- July 04, 2017 16:52
Several private schools, including Far Eastern University (FEU), stood in solidarity with the Coordinating Council of Private Educational Associations (COCOPEA) to demand an amendment from the Bureau of Internal Revenue (BIR) with its recent provision of the Revenue Regulations No. 5-2021 (RR 5-2021) which mandates an increase of tax rates on private educational institutions.
In COCOPEA's statement released June 1, the association stressed that the 10% to 25% tax increase will only cause "irreparable damage to the institutions and stakeholders" and "further impose a burden to the private education sector" considering that the universities are still in distraught after its transition to online classes.
According to the Department of Education (DepEd), around 900 private basic educational institutions have closed for the Academic Year 2020-2021 while the enrollees in K-12 schools dropped by 900,000—leaving a devastating decline in the education sector.
On the other hand, the Philippine Association of Colleges and Universities (PACU) in April reported that there's a 10-50% decline in the enrollment of most institutions in higher education.
With the data given, COCOPEA believes that it would be impossible for these private schools to recover without the government's financial support.
"RR 5-2021 is ill-conceived and insensitive to the realities of the private education sector," the statement read, as it may hamper the distribution of scholarships, loans, and reduced fees to the students.
Further, it imposes a risk of losing jobs and decreasing salaries and benefits on the university personnel and other businesses surrounding the schools.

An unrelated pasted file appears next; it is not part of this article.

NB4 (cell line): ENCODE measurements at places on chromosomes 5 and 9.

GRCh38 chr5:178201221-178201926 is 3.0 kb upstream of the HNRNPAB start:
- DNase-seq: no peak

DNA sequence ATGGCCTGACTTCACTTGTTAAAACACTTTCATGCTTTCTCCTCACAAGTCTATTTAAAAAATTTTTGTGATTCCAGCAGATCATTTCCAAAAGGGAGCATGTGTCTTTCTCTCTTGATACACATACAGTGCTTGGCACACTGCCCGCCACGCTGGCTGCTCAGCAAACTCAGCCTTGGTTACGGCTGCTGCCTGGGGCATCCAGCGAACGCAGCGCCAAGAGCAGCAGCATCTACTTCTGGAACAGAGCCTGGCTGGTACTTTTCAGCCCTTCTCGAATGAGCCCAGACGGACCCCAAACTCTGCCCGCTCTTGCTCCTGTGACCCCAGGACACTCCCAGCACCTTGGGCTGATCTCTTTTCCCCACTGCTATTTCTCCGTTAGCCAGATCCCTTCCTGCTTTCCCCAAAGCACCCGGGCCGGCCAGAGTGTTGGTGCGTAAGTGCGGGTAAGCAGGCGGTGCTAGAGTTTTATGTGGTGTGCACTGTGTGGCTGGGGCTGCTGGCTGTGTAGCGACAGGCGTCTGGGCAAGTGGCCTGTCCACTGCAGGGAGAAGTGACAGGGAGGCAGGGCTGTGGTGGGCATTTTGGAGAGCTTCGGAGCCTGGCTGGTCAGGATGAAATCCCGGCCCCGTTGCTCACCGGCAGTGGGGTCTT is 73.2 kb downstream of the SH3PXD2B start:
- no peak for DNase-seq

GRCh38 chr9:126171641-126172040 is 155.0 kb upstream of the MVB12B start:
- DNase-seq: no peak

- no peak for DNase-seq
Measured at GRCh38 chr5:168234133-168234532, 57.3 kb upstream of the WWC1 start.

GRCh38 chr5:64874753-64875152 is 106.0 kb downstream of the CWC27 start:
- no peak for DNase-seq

The statement also emphasized that the grounds of RR 5-2021 highly counter the provisions of the recently signed Republic Act No. 11534 or the Corporate Recovery and Tax Incentives for Enterprises (CREATE) Act which reduces the preferential tax treatment from 10% to 1% and the financial requisites of foreign and domestic companies, including the educational institutions.
In addition, the association believes that the regulation refutes the mandates of the Constitution's Article XIV, Sec. 4(3) which exempts the assets of non-profit educational institutions used for its primary purposes from taxes and other duties.
Since the provisions of RR 5-2021 cannot amend the Constitution, the executive branch should reconsider and modify the issuance and its terms.
According to COCOPEA, they have already sought the attention of BIR and the Department of Finance (DoF). However, its call for an urgent response remains pending thus propelling them to release a public request.
The statement, then, appealed to the lawmakers to immediately amend RR 5-2021 and "exercise their taxing power with fairness and equity, and in accordance with both the CREATE Act and the Constitution."
As of writing, Associations of Catholic and Technical-Vocational (Tech-Voc) schools and other Metro Manila private tertiary institutions such as Adamson University (AdU), National University (NU), and Mapúa University have also released their statements regarding the issue.
Founded in 1961, COCOPEA is the country's leading association that unifies the private education sector, securing the development of its 2,500 member colleges, universities, and tech-voc institutions.
-Mary Licel Biscocho
(File photo from Raymond de Dios/FEU Advocate)